If the author has a work that’s proved a very hard sell (strictly because the material is deemed a hard sell to consumers by traditional publishers in terms of subject matter or length, not because it’s poorly written), then small-press publishers offer writers what mass-market publishing can’t or won’t: a way to get legitimately published to build a resume. Since, for the most part, small presses don’t focus on what will sell, the publisher is free to accept the books that they and readers love, instead of only those that might reap financial rewards. A resume full of rave reviews, awards, nominations, and good sales is something that mass-market publishers look at closely. I could quote you sheer numbers of authors who have started their careers with small presses and ended up with a big fat contract from a traditional publisher. It’s an excellent way to show them what you can do—something that you really can’t do if you’ve never had anything published before. With the state of publishing coming down to a bottom line of money, it’s essential to have that something extra to make publishers willing to take a chance on you.

Another benefit is that agents (who are absolutely necessary to even submit to mass-market publishers) will also be more willing to take a chance on you if you’ve got a solid resume that proves you’re worthy of closer inspection. You give yourself an incredible head start by taking the alternative route.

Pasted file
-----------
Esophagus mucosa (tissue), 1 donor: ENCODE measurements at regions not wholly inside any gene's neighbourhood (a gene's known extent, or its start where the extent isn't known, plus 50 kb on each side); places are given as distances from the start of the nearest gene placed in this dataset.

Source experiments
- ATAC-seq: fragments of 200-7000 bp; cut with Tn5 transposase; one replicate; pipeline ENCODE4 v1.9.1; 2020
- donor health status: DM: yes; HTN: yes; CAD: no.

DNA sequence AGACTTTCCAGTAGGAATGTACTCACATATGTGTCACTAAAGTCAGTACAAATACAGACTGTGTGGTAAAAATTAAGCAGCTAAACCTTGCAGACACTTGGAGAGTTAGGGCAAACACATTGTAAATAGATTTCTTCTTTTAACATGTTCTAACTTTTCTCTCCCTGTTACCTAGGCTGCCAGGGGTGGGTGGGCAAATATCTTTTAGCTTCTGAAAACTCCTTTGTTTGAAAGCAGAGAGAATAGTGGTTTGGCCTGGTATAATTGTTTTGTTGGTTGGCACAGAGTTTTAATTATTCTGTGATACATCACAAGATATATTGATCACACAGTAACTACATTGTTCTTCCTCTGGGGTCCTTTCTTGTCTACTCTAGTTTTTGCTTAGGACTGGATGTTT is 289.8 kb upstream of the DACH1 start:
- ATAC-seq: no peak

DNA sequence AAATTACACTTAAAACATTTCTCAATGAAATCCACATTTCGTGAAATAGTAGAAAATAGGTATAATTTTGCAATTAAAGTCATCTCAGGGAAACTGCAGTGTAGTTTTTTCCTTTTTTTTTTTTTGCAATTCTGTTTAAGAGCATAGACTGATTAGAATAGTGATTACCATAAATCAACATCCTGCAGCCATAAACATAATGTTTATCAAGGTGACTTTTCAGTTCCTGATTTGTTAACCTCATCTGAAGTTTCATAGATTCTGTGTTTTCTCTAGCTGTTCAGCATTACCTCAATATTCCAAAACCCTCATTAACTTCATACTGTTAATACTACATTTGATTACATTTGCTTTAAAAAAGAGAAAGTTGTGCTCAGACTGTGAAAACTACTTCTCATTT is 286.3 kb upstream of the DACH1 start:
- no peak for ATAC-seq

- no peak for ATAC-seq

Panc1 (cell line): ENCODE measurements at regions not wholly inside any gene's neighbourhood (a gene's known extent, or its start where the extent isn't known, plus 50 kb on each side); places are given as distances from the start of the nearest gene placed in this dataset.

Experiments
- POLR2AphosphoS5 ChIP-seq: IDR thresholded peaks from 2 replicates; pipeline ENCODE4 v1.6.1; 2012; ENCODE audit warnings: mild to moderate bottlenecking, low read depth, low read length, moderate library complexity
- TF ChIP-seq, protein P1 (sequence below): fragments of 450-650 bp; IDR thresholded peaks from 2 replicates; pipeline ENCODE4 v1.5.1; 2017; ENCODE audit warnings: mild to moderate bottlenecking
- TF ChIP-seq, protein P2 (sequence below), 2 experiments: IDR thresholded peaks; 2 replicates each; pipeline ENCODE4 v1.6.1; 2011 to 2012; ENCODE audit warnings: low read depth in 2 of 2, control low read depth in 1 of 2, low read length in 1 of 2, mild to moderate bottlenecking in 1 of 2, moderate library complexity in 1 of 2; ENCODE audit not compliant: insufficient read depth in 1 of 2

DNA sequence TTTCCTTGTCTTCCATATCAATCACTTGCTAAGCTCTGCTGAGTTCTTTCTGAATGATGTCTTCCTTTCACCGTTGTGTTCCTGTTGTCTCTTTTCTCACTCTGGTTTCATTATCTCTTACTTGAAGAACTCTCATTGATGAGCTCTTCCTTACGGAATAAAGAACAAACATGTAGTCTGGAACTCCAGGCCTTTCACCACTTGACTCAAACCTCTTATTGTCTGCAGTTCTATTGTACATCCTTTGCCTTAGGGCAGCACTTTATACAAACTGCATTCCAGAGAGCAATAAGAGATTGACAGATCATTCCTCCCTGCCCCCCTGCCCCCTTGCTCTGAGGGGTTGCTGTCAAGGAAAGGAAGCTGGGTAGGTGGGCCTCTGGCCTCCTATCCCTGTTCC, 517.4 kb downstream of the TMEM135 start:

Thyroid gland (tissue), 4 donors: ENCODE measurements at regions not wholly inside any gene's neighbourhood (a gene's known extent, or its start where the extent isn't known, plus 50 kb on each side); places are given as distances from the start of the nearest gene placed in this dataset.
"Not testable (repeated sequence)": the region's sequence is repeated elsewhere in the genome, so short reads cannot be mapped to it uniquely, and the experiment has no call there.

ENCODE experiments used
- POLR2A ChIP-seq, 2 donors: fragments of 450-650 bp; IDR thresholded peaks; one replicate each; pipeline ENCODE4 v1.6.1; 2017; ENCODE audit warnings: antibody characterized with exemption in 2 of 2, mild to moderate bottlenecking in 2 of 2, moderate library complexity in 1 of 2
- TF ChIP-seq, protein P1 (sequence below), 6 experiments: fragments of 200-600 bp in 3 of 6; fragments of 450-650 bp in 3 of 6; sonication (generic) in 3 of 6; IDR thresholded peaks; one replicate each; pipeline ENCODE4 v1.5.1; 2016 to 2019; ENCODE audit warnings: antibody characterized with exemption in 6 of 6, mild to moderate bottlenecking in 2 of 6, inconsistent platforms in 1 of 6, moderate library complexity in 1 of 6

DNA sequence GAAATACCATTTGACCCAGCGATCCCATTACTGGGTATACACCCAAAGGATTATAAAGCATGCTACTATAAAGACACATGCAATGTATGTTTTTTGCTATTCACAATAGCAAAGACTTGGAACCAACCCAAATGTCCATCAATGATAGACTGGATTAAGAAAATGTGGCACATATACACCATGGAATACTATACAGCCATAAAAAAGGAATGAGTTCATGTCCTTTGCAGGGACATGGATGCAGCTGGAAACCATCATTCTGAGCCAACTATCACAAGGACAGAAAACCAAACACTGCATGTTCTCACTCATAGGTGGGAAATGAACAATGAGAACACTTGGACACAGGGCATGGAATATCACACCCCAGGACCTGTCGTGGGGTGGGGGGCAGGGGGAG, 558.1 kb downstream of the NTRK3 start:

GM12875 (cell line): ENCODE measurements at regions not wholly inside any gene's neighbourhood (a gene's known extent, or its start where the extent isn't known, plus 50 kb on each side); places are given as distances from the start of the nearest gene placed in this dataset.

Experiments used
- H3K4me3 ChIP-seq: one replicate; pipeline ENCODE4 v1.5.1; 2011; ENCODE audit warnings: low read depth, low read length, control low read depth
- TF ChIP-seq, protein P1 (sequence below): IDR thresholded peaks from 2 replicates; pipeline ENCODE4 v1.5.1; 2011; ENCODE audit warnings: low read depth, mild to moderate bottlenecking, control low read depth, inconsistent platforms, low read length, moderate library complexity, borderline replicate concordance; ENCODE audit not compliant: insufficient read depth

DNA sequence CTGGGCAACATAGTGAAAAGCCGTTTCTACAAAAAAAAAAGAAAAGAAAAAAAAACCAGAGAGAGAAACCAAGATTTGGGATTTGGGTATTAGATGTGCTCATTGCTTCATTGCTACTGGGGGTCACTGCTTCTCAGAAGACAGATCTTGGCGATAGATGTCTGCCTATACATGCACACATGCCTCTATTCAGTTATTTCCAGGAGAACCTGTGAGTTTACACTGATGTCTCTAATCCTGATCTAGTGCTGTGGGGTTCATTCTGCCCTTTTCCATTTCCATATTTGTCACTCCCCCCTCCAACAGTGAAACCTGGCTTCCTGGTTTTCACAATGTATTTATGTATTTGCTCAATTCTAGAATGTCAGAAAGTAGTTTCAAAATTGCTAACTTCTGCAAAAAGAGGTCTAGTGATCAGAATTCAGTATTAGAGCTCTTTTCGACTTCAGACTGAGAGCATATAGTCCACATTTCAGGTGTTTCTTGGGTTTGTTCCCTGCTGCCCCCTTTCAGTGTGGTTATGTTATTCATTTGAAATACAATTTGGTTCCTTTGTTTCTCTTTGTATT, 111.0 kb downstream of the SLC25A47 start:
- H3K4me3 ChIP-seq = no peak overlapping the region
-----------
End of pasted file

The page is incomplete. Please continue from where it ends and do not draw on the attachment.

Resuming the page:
The biggest downside to writing for small presses is the obvious one. Your sales will no doubt be small, possibly nonexistent, and you truly are on your own with promotion. A traditional, mass-market published author can probably get away with no self-promotion for a long time. The unfortunate but all too true fact is that publishers don’t feel promotion is their job anymore. With 200,000 books being published each year, there’s far too much competition for any author to leave success up to chance. It doesn’t mean the publisher won’t assist you in your promotion, but the majority of your successes in the early and middle years of your career will be owed entirely to your success as an